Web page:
By: Mario Conde, Reporter
The Imperial County Board of Supervisors approved an agreement of services with the Imperial Valley Economic Development Corporation at their May 21st meeting.
The Board of Supervisors met at their regular session to discuss the renewal of their service agreement with IVEDC. At the board’s direction, the item was tabled in March so the agreement can be revised and include measurable variables that help IVEDC and the County work together and be successful in bringing more economic development to the area.
In May of 2017, the board approved an agreement for services with the Imperial Valley Economic Development Corporation in the amount of $75,000. That agreement expired on June 30, 2018. County staff has been working with IVEDC on the terms for a renewal of the agreement in which requires IVEDC to provide written quarterly reports of marketing activities to the county including data on job creation and technical assistance provided to local businesses. IVEDC will also recognize the county as a top tier sponsor at all IVEDC sponsored events and consider the county as a Diamond Level investor, including all benefits. IVEDC requested an increase in county support in the amount of $100,000.
County Board Chairman Ryan Kelley said that he hopes the new agreement will be all-inclusive this time and have a closer relationship with IVEDC. Kelley said there should be more promotion on what the county can offer in the hemp industry now that is growing in Imperial Valley.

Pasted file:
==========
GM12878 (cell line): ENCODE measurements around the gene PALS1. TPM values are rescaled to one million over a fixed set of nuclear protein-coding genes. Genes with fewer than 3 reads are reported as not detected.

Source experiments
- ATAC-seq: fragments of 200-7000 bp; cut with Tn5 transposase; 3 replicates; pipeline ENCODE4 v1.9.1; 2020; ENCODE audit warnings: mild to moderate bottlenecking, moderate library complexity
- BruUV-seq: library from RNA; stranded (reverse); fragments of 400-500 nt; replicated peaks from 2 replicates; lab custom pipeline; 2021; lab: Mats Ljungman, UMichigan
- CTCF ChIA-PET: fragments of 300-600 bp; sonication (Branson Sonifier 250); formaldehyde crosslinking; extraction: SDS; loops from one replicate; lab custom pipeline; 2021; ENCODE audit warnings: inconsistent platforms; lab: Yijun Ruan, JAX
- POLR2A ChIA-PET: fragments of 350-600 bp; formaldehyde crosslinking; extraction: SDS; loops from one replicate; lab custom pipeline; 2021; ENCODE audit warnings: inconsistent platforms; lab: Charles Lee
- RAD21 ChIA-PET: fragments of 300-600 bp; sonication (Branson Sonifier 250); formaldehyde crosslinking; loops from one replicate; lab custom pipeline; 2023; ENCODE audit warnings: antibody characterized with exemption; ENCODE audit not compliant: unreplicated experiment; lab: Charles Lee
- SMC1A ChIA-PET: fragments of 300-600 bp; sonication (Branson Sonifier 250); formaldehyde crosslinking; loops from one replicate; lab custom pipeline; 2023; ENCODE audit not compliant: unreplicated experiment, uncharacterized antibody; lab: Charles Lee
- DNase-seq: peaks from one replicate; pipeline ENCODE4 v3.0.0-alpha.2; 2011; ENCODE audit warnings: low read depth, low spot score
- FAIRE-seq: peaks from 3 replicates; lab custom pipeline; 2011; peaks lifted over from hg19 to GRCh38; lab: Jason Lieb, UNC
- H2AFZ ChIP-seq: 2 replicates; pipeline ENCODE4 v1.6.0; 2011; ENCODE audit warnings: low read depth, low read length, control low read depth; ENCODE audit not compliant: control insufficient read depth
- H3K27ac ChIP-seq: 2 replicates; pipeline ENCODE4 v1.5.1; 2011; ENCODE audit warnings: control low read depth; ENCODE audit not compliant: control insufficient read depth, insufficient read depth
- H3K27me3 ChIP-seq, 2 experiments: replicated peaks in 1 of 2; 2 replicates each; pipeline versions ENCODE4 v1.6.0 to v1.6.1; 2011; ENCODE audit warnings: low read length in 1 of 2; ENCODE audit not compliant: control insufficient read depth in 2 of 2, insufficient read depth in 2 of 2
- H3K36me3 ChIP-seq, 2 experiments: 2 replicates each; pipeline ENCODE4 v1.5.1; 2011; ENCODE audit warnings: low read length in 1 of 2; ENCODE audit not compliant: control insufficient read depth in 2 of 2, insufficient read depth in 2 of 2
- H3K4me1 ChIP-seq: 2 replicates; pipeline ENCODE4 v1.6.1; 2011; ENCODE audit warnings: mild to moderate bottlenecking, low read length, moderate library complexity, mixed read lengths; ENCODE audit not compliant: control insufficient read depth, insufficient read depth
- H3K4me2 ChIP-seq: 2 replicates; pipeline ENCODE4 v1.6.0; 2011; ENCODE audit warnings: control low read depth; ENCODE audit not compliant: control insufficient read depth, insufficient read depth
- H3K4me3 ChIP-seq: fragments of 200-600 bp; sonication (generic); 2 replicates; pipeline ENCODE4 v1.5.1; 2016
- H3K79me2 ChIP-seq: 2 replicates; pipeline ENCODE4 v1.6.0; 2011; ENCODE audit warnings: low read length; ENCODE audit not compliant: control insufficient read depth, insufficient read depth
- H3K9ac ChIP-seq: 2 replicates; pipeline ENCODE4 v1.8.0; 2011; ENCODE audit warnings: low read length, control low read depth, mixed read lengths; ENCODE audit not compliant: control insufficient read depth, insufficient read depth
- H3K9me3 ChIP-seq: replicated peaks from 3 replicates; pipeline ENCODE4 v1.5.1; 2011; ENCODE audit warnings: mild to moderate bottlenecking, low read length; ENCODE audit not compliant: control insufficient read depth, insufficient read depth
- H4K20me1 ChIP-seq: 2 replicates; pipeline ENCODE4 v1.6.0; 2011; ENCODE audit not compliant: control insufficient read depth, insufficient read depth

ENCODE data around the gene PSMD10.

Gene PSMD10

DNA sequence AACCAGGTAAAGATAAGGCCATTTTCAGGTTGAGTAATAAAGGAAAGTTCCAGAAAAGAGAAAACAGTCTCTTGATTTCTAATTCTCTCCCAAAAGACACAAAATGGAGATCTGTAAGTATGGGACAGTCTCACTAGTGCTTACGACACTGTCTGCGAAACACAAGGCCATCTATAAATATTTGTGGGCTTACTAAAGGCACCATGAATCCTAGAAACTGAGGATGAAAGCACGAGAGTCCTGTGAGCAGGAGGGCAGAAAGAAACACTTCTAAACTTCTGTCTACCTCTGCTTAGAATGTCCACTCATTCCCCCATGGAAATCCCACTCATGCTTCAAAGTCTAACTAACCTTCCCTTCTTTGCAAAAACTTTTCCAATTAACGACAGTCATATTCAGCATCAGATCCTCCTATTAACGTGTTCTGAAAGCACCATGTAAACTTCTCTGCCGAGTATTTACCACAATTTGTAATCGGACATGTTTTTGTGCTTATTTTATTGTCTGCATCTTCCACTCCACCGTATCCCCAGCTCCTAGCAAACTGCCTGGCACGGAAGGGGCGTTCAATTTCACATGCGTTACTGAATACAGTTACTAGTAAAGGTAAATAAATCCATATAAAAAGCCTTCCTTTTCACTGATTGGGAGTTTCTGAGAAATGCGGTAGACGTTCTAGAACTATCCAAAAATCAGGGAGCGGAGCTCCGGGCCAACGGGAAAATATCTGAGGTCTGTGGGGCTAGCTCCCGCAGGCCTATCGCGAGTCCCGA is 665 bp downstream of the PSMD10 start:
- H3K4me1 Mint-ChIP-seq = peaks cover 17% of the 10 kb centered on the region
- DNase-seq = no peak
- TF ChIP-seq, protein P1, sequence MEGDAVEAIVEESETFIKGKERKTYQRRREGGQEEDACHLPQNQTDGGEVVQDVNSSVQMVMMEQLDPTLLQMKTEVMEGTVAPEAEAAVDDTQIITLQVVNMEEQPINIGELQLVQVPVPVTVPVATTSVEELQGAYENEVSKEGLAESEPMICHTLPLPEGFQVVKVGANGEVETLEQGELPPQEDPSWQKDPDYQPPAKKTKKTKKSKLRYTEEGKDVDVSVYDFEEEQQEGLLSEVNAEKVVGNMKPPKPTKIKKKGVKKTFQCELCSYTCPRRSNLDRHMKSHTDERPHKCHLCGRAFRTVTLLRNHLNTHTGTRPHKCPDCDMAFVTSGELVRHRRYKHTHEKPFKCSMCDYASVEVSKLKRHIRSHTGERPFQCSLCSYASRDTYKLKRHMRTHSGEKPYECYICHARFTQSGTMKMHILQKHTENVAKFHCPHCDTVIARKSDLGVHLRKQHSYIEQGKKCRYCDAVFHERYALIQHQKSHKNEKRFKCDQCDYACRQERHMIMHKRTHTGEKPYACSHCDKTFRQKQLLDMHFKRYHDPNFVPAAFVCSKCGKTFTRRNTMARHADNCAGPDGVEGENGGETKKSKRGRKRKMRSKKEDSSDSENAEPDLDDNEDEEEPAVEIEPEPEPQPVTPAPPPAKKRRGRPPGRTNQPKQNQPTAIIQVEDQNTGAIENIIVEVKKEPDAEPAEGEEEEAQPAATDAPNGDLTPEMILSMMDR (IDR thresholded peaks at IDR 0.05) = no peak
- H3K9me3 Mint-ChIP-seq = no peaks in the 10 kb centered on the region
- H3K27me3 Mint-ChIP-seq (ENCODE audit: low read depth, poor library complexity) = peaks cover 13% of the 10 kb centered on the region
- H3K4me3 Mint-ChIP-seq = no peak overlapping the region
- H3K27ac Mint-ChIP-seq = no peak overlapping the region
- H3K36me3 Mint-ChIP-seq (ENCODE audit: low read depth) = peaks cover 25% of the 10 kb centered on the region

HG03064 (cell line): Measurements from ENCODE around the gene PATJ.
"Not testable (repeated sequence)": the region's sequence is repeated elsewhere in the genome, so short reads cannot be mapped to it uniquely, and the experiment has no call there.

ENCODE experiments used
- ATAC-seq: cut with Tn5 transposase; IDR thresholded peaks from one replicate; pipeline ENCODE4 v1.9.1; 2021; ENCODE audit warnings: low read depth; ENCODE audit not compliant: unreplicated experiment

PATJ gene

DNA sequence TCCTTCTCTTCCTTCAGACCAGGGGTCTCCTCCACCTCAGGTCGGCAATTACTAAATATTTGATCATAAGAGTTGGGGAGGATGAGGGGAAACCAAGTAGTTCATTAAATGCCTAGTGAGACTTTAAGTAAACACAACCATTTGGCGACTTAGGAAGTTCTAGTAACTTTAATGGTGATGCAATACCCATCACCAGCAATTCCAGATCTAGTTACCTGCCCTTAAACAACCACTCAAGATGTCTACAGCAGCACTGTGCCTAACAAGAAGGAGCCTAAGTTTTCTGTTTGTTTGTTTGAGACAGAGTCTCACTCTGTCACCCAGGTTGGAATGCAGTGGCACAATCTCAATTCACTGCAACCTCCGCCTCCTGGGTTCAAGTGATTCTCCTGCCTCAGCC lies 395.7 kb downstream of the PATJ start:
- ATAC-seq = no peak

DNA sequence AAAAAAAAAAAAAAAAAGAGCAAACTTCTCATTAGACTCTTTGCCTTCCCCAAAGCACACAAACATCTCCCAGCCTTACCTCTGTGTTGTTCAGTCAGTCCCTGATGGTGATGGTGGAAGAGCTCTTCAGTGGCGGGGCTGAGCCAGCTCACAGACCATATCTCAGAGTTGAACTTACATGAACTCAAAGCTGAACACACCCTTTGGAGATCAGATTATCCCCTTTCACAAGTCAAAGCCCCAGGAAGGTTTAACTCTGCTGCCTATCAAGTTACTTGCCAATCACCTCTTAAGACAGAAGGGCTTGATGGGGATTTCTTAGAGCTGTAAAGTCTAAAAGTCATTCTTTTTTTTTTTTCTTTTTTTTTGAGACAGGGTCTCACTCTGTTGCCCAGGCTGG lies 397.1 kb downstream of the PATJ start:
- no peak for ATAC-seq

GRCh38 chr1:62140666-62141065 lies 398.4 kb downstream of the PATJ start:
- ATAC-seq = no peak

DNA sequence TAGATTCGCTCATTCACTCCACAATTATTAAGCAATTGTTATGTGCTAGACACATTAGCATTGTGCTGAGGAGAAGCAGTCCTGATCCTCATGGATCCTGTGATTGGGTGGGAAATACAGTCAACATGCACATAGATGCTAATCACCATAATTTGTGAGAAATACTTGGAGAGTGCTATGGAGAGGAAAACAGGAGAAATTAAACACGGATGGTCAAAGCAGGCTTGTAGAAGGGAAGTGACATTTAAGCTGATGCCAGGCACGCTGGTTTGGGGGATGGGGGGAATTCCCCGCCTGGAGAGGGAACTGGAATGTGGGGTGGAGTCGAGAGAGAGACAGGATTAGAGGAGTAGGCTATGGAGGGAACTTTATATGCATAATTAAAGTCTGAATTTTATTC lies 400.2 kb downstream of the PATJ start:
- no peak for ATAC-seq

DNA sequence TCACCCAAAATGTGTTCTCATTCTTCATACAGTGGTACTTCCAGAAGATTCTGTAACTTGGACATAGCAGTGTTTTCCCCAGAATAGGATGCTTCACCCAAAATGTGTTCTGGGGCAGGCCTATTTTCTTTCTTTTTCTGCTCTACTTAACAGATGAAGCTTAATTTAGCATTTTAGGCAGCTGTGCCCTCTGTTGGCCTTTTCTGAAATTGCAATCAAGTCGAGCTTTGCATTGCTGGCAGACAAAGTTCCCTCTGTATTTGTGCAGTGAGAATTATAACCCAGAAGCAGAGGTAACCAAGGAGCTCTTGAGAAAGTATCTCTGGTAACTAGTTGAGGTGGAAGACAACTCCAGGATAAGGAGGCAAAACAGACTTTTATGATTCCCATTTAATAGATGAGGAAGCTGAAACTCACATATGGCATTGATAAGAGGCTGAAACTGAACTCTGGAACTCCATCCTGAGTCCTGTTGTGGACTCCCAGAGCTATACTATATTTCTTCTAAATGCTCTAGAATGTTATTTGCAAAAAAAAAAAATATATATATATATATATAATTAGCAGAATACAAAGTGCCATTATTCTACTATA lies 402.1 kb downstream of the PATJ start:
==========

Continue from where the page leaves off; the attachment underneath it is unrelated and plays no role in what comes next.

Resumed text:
“We combined economic and workforce development to be a one-stop shop so we need that IVEDC marketing arm working in union with this new organization within the county,” Chairman Kelley.
Supervisor District 1 Jesus Eduardo Escobar stated for the record that he is no longer a member of the IVEDC board or serving as treasurer as of Feb. 1. Escobar said that in order to improve the financial situation of the county they need to be very aggressive in bringing new industry to the valley and said that IVEDC should work hand-in-hand with the county to market and attract investment.
“We need specific projects and a timeline of where those projects stand at the moment and should be disclosed,” Escobar stated and advised the proposed contract should include the measurable information on specific projects and job creation.
“This agreement brings the expectations of the county in regards to economic development and job creation we expect from them, to have more shovel ready projects. If we don’t see shovel ready projects then we can revisit the agreement,” Escobar said.